That word – Noise – is brought in with such aplomb! The perspective renders the lettering into a space that the rest of the painting, which is painting as flat as a board, resists. I see this painting coming out of abstract expressionism’s insistence on the painting surface as a place for action but heading towards the post-modern insistence on art as something conditioned and prepared in our heads. Good stuff.

The reproduction kills the effect, but just so you know the piece:

Ed Ruscha, Noise, Pencil, Broken Pencil, Cheap Western, 1963. Virginia Museum of Fine Arts
Ed Ruscha, Noise, Pencil, Broken Pencil, Cheap Western,
1963. Virginia Museum of Fine Arts

How to be an art star

Louise Bourgeois, Maman, 1999.
Louise Bourgeois, Maman, 1999.

Yesterday was the great panel discussion between Peter Plagens, Lilly Wei, and Miles Manning at Green Hill. Today they’ll be sitting in on Pecha Kucha presentations by North Carolina abstract artists (which I think I’m going to miss). Starts at 10am!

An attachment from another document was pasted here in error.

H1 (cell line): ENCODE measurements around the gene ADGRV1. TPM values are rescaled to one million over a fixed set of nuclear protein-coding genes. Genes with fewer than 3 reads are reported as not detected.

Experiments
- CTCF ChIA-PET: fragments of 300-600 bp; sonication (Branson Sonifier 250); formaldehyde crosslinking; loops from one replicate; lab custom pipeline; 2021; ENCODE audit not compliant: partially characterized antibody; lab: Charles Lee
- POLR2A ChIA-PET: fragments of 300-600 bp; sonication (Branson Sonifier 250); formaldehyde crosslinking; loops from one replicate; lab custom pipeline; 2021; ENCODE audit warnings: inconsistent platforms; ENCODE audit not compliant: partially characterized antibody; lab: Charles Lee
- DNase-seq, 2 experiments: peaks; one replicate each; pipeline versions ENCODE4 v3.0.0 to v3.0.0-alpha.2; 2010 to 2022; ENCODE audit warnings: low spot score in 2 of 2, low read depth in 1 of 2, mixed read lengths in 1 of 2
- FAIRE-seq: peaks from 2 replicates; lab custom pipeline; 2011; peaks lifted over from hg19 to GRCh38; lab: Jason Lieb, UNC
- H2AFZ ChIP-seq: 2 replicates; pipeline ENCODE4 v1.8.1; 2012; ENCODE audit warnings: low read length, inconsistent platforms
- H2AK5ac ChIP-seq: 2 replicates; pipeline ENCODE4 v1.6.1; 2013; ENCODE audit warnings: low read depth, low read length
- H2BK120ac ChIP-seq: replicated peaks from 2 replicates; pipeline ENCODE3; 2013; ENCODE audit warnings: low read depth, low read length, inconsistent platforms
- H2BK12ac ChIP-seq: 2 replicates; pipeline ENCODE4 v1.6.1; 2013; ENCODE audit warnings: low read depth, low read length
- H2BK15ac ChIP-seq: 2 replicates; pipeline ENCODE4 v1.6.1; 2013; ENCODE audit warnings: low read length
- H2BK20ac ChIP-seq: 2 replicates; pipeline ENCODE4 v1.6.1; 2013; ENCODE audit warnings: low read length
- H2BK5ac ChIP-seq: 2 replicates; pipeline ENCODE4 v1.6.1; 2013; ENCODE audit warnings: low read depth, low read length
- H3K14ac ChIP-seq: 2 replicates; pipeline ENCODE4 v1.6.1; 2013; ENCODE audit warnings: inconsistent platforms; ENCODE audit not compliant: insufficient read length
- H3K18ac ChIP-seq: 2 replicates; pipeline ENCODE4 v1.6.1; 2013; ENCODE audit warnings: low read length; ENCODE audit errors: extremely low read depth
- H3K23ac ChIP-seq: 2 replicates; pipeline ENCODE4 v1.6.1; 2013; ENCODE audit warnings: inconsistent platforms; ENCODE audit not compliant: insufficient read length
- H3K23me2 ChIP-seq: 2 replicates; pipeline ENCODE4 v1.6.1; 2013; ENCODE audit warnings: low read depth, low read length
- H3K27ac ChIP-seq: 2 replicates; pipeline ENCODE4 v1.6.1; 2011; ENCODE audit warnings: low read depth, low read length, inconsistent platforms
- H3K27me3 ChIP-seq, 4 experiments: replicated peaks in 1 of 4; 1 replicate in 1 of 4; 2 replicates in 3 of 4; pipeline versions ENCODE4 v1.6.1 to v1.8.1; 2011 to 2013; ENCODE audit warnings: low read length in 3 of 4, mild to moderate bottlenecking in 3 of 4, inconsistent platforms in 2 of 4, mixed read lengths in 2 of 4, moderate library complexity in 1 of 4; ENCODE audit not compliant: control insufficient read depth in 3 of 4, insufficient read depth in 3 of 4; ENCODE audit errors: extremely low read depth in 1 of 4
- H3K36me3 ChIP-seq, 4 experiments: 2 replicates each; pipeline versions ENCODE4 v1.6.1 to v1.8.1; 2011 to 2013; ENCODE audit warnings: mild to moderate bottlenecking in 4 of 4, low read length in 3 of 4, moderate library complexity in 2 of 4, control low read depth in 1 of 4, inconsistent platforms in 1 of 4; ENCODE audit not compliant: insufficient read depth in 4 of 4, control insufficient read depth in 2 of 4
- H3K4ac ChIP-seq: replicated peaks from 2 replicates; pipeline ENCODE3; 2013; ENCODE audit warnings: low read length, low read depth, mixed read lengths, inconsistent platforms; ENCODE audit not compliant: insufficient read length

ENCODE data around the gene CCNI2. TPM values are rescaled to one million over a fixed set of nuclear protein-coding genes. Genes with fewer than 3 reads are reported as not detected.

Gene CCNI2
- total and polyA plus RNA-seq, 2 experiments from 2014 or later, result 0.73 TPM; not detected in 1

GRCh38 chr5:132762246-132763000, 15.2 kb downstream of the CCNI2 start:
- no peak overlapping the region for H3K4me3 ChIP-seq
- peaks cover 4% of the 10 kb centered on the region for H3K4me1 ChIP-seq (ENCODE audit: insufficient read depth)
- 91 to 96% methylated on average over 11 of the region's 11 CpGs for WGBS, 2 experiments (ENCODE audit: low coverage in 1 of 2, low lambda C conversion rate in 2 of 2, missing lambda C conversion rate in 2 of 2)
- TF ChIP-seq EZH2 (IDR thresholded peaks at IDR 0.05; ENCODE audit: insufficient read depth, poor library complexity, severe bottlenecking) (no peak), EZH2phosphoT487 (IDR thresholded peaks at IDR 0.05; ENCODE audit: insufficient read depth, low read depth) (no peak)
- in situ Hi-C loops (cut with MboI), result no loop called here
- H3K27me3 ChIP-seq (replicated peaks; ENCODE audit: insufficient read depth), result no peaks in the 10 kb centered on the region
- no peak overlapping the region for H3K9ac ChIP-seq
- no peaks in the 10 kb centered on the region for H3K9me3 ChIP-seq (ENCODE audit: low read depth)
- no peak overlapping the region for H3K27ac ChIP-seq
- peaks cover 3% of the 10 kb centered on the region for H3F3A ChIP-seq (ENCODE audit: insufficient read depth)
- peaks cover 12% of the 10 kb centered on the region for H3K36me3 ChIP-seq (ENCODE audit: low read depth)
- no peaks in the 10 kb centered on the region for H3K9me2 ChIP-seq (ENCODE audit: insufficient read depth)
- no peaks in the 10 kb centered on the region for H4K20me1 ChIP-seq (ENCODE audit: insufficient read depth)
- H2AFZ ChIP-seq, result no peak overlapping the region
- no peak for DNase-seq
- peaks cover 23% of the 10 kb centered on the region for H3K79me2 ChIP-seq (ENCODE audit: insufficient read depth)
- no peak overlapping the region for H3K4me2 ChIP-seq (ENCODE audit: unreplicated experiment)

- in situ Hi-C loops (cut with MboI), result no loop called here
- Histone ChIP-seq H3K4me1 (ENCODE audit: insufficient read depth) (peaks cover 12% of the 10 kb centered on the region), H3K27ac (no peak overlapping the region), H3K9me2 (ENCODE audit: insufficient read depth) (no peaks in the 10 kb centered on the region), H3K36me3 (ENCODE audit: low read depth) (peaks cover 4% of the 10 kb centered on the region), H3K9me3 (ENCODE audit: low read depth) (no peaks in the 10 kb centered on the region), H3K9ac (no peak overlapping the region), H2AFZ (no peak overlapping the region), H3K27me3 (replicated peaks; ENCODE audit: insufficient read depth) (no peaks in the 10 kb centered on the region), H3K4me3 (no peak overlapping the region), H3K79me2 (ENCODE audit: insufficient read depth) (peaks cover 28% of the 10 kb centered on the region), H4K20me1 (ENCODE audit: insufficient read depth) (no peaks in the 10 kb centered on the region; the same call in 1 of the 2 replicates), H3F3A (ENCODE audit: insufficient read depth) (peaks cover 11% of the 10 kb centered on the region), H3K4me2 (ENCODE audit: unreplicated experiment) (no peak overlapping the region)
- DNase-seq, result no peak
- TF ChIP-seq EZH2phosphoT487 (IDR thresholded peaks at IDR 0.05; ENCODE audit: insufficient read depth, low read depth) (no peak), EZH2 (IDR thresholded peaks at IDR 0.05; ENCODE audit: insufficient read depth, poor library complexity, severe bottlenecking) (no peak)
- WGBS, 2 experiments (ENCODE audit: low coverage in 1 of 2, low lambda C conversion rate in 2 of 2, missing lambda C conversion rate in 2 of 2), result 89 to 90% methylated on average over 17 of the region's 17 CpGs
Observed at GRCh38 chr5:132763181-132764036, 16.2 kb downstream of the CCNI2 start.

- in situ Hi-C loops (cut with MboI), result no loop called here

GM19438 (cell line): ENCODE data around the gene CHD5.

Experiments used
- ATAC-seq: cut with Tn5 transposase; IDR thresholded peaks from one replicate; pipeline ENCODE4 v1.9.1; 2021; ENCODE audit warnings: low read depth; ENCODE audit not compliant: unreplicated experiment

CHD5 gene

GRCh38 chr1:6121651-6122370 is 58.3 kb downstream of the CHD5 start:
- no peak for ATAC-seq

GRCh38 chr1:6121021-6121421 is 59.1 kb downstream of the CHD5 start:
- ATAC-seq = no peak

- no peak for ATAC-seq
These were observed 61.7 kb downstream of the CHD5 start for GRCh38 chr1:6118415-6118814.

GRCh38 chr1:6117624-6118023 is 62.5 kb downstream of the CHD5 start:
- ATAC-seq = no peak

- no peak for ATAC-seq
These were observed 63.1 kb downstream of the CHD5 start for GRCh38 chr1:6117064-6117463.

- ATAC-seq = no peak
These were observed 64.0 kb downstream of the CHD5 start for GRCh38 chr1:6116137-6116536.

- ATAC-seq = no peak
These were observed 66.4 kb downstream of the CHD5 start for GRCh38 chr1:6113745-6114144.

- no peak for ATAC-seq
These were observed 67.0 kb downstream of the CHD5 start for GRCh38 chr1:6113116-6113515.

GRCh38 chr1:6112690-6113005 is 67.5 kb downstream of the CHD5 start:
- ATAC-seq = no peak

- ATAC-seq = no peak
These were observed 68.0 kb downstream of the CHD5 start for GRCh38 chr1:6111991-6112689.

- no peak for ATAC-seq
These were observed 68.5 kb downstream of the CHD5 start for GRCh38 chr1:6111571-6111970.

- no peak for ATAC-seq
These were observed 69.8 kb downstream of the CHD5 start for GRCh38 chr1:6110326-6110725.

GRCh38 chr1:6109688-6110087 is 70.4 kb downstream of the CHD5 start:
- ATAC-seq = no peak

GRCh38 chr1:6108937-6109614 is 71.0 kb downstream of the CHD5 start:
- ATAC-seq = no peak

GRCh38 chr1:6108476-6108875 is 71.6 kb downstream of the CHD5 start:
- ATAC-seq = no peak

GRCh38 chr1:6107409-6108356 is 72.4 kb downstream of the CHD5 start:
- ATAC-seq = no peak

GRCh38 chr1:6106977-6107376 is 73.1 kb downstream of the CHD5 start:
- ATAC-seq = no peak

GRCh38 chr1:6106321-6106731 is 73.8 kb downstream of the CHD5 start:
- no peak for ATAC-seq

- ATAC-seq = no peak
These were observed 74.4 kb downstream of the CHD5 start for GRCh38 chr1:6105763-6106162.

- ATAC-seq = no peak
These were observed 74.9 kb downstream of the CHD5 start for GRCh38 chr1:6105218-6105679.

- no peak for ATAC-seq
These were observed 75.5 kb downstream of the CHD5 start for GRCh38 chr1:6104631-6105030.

One of the funniest parts of last night was Peter Plagens’s step-by-step plan for taking over the art world — or at least become a famous artist. After saying that his advice to art graduates now is “Go to L.A.,” he ran down the Plagen plan:

1. Move to a major art center (which means Los Angeles or New York, says Plagens, because Chicago has “that school thing”)

2. Go to every opening and hang out with as many artists as you can

3. Work as an assistant for a major artist

4.  Do something big or controversial, like covering a building in tar or digging an enormous hole in the middle of something

5. Disappear for a year (this is the “counterintuitive part” of the plan)

6. Come back to the art world with marketable work that can sell